Post Academic


Learning on the post-academic job

Posted in First Person by Arnold Pan on August 5, 2010
Tags: , ,

We wanted to respond a little to all the sincere concerns and sympathetic support articulated in the comments section to “Can Being a Lowly Grad Student Kill You?”  We were heartened by the fact that so many folks felt compelled to offer their two cents, so I figured I might as well go into my own post-academic situation try and do what our statement of purpose says we do: “help people–starting with ourselves–figure out how to use and adapt skills to do things for which they might not have been initially intended.”

"A Notary in His Office" (1672) by Jan Berckheyde (Public Domain)

To expand on yesterday’s post unpacking the ballyhooed flexibility of academic jobs, I wanted to share some of my new experiences of working a 9-5 job–really, it’s like a 10-6 job in may case–in an office setting and what I’ve learned about my life as an academic from being a post-academic.  OK, my particular situation is a somewhat anomalous one because I’ve lucked out a bit finding employment that fits my training and skills well.  My job could be best defined as post-Ph.D./not tenure-track/no teaching/but still academic.  And I do enjoy some flexibility–note the semi-off-commute hours that accommodate me having to endure one of the bottom-10 worst commutes in the country many times a week.

With those caveats out of the way, I have to say that I enjoy having the structure of being in the office during specific times after basically setting my own hours working and studying since college.  Getting back to my original train of thought, here’s what I’ve learned to appreciate about having a stricter schedule and how I’ve come to the realization that flexible academic time might not have been so great for me…

Setting boundaries: Let me start by saying that the flexible schedule works for some people, since they manage their time well to find a way to be productive scholars, good teachers, and have a normal off-campus life.   And, of course, there’s an appeal to only being officially on the clock/in the classroom for, say, 10 hours a week, plus a few hours for office hours, plus more hours for administrative stuff, plus many more hours of prepping, plus many more hours of grading–wait, what was that about “controlling” your own “flexible” time as an academic?  Hey, that still doesn’t add up to 40 hours a week, does it?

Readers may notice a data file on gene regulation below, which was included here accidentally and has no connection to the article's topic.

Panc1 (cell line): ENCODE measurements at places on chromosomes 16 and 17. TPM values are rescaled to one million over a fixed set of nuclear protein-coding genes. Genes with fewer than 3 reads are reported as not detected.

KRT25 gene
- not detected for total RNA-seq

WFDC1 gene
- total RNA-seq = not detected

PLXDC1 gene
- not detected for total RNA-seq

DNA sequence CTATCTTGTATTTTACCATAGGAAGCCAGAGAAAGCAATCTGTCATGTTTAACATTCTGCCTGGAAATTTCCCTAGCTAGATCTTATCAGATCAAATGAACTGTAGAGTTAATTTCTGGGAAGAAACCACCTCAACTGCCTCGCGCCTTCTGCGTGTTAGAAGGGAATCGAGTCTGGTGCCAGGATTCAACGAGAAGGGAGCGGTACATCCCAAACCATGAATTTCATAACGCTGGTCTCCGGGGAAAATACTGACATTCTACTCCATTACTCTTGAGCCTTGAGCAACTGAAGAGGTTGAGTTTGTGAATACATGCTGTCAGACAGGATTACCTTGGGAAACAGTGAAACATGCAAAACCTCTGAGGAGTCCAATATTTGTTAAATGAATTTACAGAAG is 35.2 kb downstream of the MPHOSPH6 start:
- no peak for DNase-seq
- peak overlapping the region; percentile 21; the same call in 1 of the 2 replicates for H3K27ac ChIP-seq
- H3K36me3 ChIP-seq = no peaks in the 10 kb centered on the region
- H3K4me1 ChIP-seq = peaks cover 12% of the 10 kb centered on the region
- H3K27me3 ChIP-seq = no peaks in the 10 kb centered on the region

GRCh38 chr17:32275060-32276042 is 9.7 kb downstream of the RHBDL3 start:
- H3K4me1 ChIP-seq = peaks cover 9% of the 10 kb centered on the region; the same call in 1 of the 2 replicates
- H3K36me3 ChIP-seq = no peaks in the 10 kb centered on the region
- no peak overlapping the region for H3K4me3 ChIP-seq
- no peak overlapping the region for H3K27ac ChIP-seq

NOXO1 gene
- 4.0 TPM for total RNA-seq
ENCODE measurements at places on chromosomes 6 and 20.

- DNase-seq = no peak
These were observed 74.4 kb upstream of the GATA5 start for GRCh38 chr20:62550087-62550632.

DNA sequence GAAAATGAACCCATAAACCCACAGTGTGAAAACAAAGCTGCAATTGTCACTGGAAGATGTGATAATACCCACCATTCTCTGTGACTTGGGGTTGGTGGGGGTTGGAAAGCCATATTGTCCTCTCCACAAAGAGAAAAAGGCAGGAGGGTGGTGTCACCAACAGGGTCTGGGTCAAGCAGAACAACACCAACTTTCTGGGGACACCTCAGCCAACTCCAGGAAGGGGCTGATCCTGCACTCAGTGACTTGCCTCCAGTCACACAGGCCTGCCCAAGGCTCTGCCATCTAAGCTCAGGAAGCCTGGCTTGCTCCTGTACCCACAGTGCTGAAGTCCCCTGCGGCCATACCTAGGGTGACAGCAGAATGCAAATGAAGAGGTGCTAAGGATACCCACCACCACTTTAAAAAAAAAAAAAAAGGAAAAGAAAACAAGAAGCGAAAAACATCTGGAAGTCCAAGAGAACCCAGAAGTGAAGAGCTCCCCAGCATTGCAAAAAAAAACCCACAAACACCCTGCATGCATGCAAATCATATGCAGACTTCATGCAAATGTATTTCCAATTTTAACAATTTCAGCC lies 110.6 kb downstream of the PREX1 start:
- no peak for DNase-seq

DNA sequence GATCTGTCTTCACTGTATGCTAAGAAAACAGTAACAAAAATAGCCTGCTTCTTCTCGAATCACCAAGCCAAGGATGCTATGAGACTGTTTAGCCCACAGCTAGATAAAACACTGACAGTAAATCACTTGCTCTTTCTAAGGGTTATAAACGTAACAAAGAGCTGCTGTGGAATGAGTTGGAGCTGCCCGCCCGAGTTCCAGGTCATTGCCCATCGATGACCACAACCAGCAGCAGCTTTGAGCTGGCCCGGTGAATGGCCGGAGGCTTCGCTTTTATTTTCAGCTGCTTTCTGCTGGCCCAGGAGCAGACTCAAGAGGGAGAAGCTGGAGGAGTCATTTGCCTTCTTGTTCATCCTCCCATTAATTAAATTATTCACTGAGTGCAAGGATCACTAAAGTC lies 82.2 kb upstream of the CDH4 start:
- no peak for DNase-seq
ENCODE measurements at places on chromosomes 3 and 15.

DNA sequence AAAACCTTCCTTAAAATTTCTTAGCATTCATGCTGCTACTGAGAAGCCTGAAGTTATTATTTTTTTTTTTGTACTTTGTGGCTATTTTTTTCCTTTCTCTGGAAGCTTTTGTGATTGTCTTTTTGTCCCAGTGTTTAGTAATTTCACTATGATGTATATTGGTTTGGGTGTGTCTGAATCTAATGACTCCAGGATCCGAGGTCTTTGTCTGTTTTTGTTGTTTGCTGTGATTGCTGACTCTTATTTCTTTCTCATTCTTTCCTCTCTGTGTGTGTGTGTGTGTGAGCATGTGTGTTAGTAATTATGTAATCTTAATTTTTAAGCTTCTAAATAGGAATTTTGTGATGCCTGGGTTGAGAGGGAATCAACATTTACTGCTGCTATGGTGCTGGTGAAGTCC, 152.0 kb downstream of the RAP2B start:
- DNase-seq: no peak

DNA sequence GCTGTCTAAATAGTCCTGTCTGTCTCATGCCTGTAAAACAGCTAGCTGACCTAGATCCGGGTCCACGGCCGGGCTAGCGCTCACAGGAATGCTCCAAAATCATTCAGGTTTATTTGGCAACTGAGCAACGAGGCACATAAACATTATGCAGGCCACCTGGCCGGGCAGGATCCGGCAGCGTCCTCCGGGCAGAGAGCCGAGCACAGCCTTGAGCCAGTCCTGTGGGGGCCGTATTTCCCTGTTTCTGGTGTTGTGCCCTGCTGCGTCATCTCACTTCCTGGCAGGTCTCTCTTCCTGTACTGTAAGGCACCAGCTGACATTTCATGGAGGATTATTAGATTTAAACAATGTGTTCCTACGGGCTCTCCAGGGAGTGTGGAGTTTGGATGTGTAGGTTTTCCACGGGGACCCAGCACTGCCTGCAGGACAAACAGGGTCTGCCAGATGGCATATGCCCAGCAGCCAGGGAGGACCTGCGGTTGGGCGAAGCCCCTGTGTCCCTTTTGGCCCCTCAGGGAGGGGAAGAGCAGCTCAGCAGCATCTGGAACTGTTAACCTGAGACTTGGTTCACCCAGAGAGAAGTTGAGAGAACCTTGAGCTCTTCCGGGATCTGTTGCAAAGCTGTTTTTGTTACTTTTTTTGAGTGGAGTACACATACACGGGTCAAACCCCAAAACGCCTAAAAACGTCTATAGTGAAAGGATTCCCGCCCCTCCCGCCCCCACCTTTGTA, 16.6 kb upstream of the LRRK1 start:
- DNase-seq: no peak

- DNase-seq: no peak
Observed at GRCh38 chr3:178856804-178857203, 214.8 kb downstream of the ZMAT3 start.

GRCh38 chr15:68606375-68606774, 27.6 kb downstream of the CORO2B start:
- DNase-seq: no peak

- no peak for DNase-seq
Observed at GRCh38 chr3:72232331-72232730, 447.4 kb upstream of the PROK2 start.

More below the fold…

I was definitely the sort of academic who would let my work overwhelm my life and didn’t mind it so much.  Like Worst Prof Ever noted in the comments to yesterday’s post, academics end up working crazy numbers of unquantifiable, unremunerated hours.  Many do it because they really do like what they are doing, others because they think there will be a pay off at some point in who knows what, but probably even more do it because it’s their job and they have to.  In my experience, part of the professional description of an “academic” is to not have any boundaries, which could be a good or bad thing, depending on who you are.

Compartmentalizing: One thing I’ve been forced to do working a day job is that I’ve learned how to compartmentalize a lot better.  Rather than bringing a bunch of papers, books, and random shit home with me like I did when I was a TA and a lecturer, I now leave my work work at my office.  In that sense, maybe commuting far from home isn’t such a bad idea for me, because it has helped me to keep my home space and work space pretty well delineated, so that I’ve been able to enjoy the former more and become more efficient in the latter, too.  Not only have I learned to organize my life better now, but it has helped me manage my virtual world better too, with a business email account separate from my personal inbox.

Gaining perspective: Stepping off the hamster wheel of academia and into the (kinda) hamster world has given me some perspective on my expectations of being academic.  Without generalizing (though I know I speak for more than myself), I rationalized a lot about all the labor I did as an academic, which I convinced myself didn’t count so much as work because I deemed it a vocation that was above hamster-world drudgery.  After all the years spending all my “free” time thinking about papers, my dissertation, publication projects, conference papers, and job applications, it’s nice to have a clear idea for once of what counts as work and what doesn’t.  What’s interesting is that I never noticed that all those important aspects of my professional life infringed upon everything else, because I thought they were fun things to do–so “fun” that I actually didn’t do them when I had the opportunity to!

Anyway, that’s just to let some of you who posted on the comment board the other day know that there are alternatives out there to being on the track to the tenure track.  I hope it doesn’t seem like I’m trying to glorify my own job and maybe it sounds like I’m only rationalizing some more, this time about the decision I made.  But if someone as stubborn and constitutionally cranky as I am can learn to adjust to something new and actually be open to liking it, anything is definitely possible!

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